For her part, German Consul General Heike Fuller acknowledged that a vocal minority has protested Germany’s own limited lockdown, but she cited a poll that said nearly 80 percent of Germans understand its necessity.
“I think for a government that is a quite comfortable majority to to to continue this path,” she said.
She attributed this partly to the scientific approach espoused from the beginning by Chancellor Angela Merkel, a trained physicist, who has also pleaded with people to wear masks and follow distancing guidelines. In announcing the latest national measures, Ms. Merkel said short-term cooperation meant a chance to “save Christmas.”
“I have not experienced Chancellor Merkel so often making press statements and addressing the Germans as as a nation saying, ‘Please, this is our joint effort. And we have to go through this.’ But I think it’s a wise approach,” Dr. Fuller said during the Global Atlanta-led discussion sponsored by the law firm of Miller & Martin PLLC.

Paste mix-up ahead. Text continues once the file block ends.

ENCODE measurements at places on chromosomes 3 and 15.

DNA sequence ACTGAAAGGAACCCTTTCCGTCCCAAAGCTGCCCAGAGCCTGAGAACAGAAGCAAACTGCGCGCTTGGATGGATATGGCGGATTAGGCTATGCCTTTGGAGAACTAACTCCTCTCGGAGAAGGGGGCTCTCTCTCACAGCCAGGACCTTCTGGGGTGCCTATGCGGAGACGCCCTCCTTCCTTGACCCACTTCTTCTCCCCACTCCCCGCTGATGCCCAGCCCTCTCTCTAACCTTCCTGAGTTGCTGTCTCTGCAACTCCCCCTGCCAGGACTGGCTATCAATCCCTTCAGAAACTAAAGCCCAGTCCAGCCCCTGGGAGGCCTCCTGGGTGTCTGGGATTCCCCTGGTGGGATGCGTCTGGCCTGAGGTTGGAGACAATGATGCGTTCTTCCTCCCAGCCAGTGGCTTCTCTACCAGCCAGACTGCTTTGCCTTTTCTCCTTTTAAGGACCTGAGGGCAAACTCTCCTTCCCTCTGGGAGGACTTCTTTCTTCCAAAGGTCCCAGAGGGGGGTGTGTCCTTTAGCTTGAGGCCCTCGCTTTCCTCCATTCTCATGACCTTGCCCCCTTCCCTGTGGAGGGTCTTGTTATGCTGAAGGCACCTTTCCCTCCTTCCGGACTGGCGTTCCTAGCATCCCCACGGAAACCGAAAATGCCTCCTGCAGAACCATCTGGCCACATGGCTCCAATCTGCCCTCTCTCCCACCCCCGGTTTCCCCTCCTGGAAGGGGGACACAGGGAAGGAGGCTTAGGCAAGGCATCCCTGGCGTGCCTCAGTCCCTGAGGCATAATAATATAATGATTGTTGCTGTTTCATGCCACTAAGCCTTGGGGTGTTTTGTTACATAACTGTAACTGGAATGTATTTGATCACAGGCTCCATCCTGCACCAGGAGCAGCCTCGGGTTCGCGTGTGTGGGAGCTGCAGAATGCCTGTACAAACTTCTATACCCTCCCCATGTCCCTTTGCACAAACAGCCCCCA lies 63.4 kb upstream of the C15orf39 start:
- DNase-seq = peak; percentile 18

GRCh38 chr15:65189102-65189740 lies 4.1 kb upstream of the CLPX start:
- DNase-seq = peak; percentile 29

And in some ways necessary: Germany is a federal country where “she cannot just say, ‘Bavaria do this, Hamburg do that.’ We have to find a consensus.”
Germany was lauded during the first wave for its relatively low death rate, which some attributed to its strict restrictions on group gatherings, in spite of the fact that its official closures of activities like school and factories were more limited than in some other places.
Ms. Fuller shrugged off the idea that Germany and other nations reopened their economies too early.
“I’m careful to really jump to that. Because if I see the numbers here, in my current host country, and see the numbers we had during the summer in Europe, I think it was justified to loosen up,” she said, noting the imperative to balance civil rights versus safety, as well as the need to limit the economic damage. “What is, in my opinion, not okay was how some individual people behaved.”
Germany hit a daily record 23,542 cases Friday, diminishing hopes that partial lockdown measures would be lifted by the end of November, Reuters reported. Germany’s case total since March now stands at around 750,000.
In their own work, Dr. Fuller and Mr. Hommeril said that while the social distancing measures, event postponements and general shift to virtual work has been challenging, some bright spots have emerged: Connecting with organizations throughout the Southeast has been easier. In moving its annual France-Atlanta series online, the French consulate was able to broaden participation both from speakers and attendees, Mr. Hommeril said.